need to work that hard in practice every day."
By Matt Allibone, GoPSUsports.com
Student Staff Writer
UNIVERSITY PARK, Pa.- After the first four games of the 2014 season, the
Penn State men's soccer team had scored six goals.
After 89 minutes on Wednesday night against Penn, they had scored the same
Generally a defensive minded, low-scoring squad, the Nittany Lions looked like
a new team on Wednesday, scoring six times in a 6-2 win over the Quakers.
"The movement between [the players] was unbelievable," head coach Bob
Warming said. "We had to lift a really heavy weight in playing Ohio State (a 1-0
win last Sunday). Their defenders were tremendous and they were tough to beat.
Now this was a little easier backline to break down and it showed up on the
The last time the Nittany Lions scored six goals in a game? Warming was
coaching at St. Louis and leading goal scorer Connor Maloney was just four
years old. It was 1999 and the Lions beat Villanova 6-3.
As for the last time they scored just five, Warming had 52 fewer wins with
Penn State than he does now. That's because it came in his first game at the
helm of the Lions, back in 2010 during a 5-0 win against Buffalo.
"Wow," said Maloney after hearing those stats.
"That's pretty cool," midfielder Drew Klingenberg added.
With 17 goals as a team in 2014, the Nittany Lions' outburst on Wednesday
accounted for more than a third of their scoring this season. Equally
impressive though was the number of players who got the ball in the net.
Five Nittany Lions got on the stat sheet, with Maloney scoring twice and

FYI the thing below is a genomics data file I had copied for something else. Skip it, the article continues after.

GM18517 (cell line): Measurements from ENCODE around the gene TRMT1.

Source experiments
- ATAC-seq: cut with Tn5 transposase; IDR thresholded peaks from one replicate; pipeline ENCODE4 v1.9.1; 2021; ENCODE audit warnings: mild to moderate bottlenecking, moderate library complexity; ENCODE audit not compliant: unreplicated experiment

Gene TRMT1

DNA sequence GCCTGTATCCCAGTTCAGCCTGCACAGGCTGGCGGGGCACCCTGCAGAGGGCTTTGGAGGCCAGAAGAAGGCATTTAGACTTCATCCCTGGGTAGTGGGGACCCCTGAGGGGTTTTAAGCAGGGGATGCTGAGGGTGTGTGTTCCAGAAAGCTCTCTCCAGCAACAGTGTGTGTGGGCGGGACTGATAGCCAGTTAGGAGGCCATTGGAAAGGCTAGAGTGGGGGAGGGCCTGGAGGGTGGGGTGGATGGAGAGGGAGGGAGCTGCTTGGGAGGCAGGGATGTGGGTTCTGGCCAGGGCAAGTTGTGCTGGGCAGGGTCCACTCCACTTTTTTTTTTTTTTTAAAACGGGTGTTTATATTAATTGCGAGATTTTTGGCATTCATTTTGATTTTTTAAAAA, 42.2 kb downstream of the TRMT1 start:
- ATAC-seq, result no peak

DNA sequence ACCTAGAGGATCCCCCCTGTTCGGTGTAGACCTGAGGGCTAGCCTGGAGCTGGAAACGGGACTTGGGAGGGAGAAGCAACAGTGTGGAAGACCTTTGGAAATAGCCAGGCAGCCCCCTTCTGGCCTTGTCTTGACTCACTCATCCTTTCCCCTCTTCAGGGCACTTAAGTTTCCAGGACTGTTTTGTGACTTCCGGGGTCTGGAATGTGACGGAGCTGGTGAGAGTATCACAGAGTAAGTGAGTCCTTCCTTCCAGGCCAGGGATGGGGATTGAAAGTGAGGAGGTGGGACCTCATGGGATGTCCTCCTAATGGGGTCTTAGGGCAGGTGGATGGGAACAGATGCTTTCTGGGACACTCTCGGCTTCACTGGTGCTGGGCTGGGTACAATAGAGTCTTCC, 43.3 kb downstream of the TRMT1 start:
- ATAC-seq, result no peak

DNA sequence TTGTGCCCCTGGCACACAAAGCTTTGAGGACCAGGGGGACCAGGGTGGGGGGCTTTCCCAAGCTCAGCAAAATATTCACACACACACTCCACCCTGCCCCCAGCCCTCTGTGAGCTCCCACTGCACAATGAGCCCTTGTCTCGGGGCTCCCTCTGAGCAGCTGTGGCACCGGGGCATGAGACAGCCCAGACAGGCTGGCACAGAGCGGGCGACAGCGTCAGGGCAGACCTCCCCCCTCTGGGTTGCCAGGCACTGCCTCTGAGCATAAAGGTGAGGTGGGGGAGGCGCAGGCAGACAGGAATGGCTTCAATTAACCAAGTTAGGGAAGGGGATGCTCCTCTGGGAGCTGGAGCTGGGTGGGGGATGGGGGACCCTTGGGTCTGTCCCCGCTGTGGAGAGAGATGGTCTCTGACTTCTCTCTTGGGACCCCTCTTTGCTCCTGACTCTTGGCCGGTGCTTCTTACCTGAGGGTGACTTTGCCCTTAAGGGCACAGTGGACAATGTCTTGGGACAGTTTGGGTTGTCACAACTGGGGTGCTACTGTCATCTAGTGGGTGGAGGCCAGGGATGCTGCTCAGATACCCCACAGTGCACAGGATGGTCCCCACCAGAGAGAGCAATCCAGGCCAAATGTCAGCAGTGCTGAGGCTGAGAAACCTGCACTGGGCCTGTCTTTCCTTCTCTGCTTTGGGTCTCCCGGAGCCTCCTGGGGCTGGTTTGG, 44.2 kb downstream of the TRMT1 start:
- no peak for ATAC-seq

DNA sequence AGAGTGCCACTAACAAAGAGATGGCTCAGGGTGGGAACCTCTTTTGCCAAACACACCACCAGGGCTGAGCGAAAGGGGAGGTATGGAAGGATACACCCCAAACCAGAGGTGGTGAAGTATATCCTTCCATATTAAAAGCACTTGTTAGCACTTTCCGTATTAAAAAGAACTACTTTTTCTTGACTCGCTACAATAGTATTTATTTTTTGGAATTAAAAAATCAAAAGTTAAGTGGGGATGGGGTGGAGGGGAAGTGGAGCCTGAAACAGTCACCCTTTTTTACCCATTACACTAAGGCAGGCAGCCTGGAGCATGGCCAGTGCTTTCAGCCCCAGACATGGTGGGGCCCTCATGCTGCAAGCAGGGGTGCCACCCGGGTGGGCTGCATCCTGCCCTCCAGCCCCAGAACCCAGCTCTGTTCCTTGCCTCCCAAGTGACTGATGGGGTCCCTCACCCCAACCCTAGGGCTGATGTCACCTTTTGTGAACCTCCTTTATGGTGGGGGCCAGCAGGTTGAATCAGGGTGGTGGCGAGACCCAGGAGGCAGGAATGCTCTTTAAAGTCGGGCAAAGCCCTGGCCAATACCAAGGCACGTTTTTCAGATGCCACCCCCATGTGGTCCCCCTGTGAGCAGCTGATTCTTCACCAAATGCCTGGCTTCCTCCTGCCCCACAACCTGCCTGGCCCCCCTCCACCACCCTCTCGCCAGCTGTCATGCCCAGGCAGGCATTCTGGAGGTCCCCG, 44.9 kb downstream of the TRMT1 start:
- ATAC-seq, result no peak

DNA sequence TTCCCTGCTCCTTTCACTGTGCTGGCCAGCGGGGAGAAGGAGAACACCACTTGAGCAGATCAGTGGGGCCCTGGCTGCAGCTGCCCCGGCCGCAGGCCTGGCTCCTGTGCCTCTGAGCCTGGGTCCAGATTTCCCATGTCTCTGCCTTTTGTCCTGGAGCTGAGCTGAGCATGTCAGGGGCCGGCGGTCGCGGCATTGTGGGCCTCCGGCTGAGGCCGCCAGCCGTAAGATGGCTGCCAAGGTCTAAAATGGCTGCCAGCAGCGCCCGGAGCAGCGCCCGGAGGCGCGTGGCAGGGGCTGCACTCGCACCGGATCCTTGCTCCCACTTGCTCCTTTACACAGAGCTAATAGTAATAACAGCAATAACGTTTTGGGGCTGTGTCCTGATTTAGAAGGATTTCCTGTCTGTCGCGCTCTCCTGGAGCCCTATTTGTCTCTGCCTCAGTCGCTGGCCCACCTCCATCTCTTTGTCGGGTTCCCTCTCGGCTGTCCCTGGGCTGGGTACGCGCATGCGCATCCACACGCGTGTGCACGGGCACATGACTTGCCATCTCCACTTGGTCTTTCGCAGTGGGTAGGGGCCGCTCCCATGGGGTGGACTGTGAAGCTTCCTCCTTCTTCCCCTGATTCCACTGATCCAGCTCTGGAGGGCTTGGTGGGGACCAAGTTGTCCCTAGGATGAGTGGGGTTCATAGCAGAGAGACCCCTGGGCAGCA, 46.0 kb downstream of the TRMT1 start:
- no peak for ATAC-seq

Mikey Minutillo, Brandon Savino, Klingenberg and Riley Grant all netting the
"It just gives those guys confidence going into the next game," Maloney
said. "They're great players and they could definitely have more goals and
you'll see it in the next game."
Typically a second half team, Penn State came out of the gates looking to
score right from the start against the Quakers.
The Nittany Lions scored twice in the first 16 minutes, and three times in
the first half, giving themselves their first two-goal halftime lead of the
season with a 3-1 score at the break.
"[Halftime] was definitely a little calmer in the locker room," Maloney
said. "We didn't have to make many changes. We just told ourselves keep working
harder and getting our goals so we didn't have to keep them around we could get
other guys off the bench and in."
After Minutillo got the barrage started less than 10 minutes in, the
Quakers fought back, tying the game less than five minutes later when senior Duke
Lacroix sent a dagger to the left corner past the reach of Andrew Wolverton,